India national football team

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Nickname(s) Blue Tigers[1]
Association All India Football Federation
Confederation AFC (Asia)
Sub-confederation SAFF (South Asia)
SWAFF (South-West Asia)
Head coach Stephen Constantine
Captain Sunil Chhetri[2]
Most caps Sunil Chhetri (101)[3]
Top scorer Sunil Chhetri (64)[3]
Home stadium Various
First colours
Second colours
FIFA ranking
Current 96 Increase 1 (16 August 2018)
Highest 94[4] (February 1996)
Lowest 173[5] (March 2015)
Elo ranking
Current 159 Steady (7 September 2018)
Highest 30[6] (March 1952)
Lowest 186[6] (September 2015)
First international
 Australia 5–3 India India
(Sydney; 3 September 1938)
India India 1–2 France 
(London, England; 31 July 1948)
Biggest win
 Australia 1–7 India India
(Sydney; 12 December 1956)
India India 6–0 Cambodia 
(New Delhi, India; 17 August 2007)
Biggest defeat
 Soviet Union 11–1 India India
(Moscow, Soviet Union; 16 September 1955)
Asian Cup
Appearances 3 (first in 1964)
Best result Runners-up, 1964

The India national football team represents India in men's international football competitions and is controlled by the All India Football Federation. Under the global jurisdiction of FIFA and governed in Asia by the AFC, the team is also part of the South Asian Football Federation and newly formed South-West Asian Football Federation[7][8]. The team, which was once considered one of the best teams in Asia, had its golden era during the 1950s and early 1960s. During this period, under the coaching of Syed Abdul Rahim, India won gold during the 1951 and 1962 Asian Games, while finishing fourth during the 1956 Summer Olympics.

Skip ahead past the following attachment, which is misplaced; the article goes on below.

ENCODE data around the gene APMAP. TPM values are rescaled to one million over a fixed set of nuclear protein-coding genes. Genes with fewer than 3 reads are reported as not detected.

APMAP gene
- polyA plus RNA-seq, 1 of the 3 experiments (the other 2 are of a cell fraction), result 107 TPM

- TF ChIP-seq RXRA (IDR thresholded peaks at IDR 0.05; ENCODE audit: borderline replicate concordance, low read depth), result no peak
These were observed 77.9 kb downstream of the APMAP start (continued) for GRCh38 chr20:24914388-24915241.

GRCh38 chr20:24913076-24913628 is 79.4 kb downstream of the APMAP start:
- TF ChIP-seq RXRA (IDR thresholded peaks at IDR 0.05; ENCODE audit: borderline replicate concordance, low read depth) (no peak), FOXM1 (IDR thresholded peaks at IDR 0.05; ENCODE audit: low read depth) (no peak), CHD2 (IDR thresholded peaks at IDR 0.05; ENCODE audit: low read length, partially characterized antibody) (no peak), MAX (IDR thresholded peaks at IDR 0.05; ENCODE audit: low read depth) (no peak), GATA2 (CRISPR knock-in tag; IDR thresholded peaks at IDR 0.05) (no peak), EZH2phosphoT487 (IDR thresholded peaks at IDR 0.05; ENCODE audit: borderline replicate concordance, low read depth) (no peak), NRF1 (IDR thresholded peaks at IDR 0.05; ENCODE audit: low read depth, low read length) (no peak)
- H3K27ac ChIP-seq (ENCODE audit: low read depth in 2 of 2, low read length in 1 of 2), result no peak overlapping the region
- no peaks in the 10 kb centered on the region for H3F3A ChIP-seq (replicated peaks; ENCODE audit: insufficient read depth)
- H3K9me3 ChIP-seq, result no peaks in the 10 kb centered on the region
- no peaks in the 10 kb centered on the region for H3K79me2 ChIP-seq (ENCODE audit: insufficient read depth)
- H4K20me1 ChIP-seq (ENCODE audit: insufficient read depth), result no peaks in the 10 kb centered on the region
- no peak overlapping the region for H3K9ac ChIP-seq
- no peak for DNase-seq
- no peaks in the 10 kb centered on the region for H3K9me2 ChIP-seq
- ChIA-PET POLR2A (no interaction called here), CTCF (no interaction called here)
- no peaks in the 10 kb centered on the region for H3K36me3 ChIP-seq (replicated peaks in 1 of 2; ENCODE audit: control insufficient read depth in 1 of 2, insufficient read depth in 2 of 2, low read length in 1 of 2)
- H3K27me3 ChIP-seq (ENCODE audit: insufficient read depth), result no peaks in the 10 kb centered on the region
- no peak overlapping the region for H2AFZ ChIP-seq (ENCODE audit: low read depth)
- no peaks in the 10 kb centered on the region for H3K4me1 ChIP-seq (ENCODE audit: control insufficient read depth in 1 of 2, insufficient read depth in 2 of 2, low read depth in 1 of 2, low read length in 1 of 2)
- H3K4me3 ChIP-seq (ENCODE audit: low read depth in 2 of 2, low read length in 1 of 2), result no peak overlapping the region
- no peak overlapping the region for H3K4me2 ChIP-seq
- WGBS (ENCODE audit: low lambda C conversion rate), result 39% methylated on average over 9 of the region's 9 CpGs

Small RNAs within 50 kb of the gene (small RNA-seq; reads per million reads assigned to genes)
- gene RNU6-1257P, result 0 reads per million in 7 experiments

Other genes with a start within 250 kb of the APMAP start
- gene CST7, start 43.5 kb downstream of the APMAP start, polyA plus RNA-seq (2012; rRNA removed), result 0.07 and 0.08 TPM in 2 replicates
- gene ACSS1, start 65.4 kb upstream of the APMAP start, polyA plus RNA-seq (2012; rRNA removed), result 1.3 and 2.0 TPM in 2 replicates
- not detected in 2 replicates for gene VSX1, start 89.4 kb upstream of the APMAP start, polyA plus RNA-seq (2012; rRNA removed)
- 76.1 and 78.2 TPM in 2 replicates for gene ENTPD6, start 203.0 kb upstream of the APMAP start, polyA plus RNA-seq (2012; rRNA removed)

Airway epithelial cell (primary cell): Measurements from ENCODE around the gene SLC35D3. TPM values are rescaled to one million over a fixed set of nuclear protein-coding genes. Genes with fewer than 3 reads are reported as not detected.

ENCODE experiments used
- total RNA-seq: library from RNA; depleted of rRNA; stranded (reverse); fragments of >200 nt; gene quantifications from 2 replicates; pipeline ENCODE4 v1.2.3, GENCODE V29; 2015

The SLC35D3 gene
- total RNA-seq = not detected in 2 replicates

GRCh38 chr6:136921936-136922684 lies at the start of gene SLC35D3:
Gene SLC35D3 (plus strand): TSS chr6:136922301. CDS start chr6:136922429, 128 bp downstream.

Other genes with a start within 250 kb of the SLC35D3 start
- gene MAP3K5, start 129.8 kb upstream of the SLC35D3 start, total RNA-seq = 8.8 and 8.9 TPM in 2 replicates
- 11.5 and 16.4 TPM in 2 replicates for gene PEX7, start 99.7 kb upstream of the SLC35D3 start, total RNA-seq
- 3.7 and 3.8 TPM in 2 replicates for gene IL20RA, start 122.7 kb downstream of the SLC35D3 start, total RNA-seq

India has never participated in the FIFA World Cup finals, although the team did qualify by default for the 1950 World Cup after all the other nations in their qualification group withdrew. However, India also withdrew prior to the beginning of the tournament. The team has also appeared three times in the Asia's top football competition, the AFC Asian Cup. Their best result in the competition occurred in 1964 when the team finished as runners-up. India also participate in the SAFF Championship, the top regional football competition in South Asia. They have won the tournament six times since it began in 1993.

Despite India not achieving the same results as their golden era, the team has seen a steady resurgence since the beginning of the 21st century. Besides the SAFF Championship triumphs, under the guidance of Bob Houghton, India won the restarted Nehru Cup in 2007 and 2009 while also managing to emerge victorious during the 2008 AFC Challenge Cup. The Challenge Cup victory allowed India to once again qualify for the Asian Cup for the first time in 27 years.


Early years[edit]